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Honorable Mensch-ion

Go To Yourself


Go to yourself. That is God’s command to Abraham-to leave his father’s house, to leave his country, and go to a strange land that God will show him. It is easy to be told where to go and what to do. It is much more difficult to “go to yourself,” to find a place that is comfortable for you, yet challenging enough to find a deeper meaning. Go to yourself—-a place in your soul. Yesterday morning, I once again had the honor of delivering soup and homemade bread to Church of The Good Shepherd, to feed the homeless that show…

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Be the Ark


Growing up in upstate New York, the story of Noah and the ark made complete sense. Rain was a staple of the season. In fact, a flood would usually accompany the Shabbat of Noah. In Southern California, we pray for rain. In a week of fire and scorched earth, we know that an upcoming rainstorm could in fact bring floods and mudslides. Where do we find shelter? Where is our ark? Rav Cook explains that ark is ourselves. And that ark shelters our souls, permitting us to work on the character traits we wish to improve before we go out…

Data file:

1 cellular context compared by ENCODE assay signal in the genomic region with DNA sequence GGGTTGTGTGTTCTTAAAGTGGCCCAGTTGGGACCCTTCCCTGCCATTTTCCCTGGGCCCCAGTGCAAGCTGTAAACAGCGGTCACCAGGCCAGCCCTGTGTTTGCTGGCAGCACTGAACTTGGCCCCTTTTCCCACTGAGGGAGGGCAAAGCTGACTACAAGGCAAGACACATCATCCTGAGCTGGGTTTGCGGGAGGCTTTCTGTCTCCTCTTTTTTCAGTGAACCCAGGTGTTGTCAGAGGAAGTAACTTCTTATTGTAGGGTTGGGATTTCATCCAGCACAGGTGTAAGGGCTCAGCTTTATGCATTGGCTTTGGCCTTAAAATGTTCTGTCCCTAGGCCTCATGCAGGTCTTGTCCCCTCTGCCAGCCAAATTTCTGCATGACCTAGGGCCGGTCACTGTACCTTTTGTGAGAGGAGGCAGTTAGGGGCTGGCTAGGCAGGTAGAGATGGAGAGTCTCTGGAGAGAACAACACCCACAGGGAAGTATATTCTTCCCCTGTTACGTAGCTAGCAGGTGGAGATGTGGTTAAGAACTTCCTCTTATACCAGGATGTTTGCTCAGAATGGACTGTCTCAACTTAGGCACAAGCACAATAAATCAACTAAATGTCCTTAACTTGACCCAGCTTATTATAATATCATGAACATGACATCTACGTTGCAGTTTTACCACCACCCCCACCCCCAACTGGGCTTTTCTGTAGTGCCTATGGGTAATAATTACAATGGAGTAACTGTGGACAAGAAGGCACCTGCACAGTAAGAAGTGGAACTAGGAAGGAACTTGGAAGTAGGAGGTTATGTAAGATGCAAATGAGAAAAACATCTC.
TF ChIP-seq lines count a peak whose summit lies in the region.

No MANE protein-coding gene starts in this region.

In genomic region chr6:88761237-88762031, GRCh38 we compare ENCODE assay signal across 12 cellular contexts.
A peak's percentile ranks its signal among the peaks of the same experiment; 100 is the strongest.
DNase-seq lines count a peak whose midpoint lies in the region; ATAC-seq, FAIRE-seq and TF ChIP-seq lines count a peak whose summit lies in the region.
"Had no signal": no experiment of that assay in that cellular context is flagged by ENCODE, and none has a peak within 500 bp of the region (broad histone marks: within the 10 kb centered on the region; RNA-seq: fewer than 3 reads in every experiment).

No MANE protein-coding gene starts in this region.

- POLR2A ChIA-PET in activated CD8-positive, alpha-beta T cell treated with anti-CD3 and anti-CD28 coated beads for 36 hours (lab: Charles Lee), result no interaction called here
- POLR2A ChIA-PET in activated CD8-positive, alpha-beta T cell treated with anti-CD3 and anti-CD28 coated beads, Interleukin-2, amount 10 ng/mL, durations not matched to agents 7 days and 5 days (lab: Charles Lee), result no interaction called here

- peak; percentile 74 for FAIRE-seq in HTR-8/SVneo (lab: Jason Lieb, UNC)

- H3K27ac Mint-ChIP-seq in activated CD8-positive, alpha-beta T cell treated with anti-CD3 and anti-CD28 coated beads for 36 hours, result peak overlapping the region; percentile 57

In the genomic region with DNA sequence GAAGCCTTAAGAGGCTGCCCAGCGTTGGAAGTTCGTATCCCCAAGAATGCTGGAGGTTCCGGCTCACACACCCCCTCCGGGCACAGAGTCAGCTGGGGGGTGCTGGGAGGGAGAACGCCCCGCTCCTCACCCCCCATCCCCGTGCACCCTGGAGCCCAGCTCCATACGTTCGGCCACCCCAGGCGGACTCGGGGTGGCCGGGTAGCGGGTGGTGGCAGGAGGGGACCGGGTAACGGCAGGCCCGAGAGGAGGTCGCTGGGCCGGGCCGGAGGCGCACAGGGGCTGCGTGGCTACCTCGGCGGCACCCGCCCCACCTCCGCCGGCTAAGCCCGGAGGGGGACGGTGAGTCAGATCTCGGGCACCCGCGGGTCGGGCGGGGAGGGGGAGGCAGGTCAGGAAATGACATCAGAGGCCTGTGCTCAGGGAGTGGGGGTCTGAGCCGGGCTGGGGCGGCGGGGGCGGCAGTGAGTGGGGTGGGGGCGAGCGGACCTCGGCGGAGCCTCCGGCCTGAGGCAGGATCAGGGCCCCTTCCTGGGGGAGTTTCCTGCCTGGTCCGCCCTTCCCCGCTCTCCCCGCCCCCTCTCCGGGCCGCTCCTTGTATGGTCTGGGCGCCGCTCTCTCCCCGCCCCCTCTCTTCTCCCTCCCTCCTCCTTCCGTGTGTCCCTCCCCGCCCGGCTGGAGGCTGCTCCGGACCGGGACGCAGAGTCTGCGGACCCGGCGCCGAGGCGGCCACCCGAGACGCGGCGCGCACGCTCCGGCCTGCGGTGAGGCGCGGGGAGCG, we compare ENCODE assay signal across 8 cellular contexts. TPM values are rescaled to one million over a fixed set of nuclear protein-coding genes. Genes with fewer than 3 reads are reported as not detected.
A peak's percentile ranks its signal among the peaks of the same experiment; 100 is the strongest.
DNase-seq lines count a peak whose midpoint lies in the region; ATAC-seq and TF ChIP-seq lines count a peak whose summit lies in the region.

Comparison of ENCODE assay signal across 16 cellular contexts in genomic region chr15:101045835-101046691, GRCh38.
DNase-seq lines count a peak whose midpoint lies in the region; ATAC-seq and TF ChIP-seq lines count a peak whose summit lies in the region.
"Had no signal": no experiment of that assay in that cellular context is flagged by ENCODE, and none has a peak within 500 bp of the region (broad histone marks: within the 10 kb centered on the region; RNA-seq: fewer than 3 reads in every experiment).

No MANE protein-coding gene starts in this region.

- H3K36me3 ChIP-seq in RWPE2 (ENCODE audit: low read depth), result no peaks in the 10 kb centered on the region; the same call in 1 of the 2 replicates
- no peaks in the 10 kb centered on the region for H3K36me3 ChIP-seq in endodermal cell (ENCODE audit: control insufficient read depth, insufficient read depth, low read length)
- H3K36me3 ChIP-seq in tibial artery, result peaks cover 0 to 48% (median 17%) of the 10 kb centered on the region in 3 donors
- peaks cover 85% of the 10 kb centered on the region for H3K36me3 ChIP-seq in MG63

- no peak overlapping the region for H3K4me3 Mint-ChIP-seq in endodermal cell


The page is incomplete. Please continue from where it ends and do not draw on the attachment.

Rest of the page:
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#ShowUpForShabbat


Last week, I met with a Catholic middle school student who had an assignment to learn about Judaism. She arrived prepared with a list of questions about belief, ritual, and history. We toured the sanctuary, looked at different Torahs, and watched classes at Sinai Akiba Academy prepare for Shabbat. As we concluded our tour, we passed by the March of The Living display. The father paused and said, “Rabbi, can you explain this to me?” I told him each year, a group of our members visits Poland to learn the history of the Holocaust, the vibrancy of Jewish life in…

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Always Something New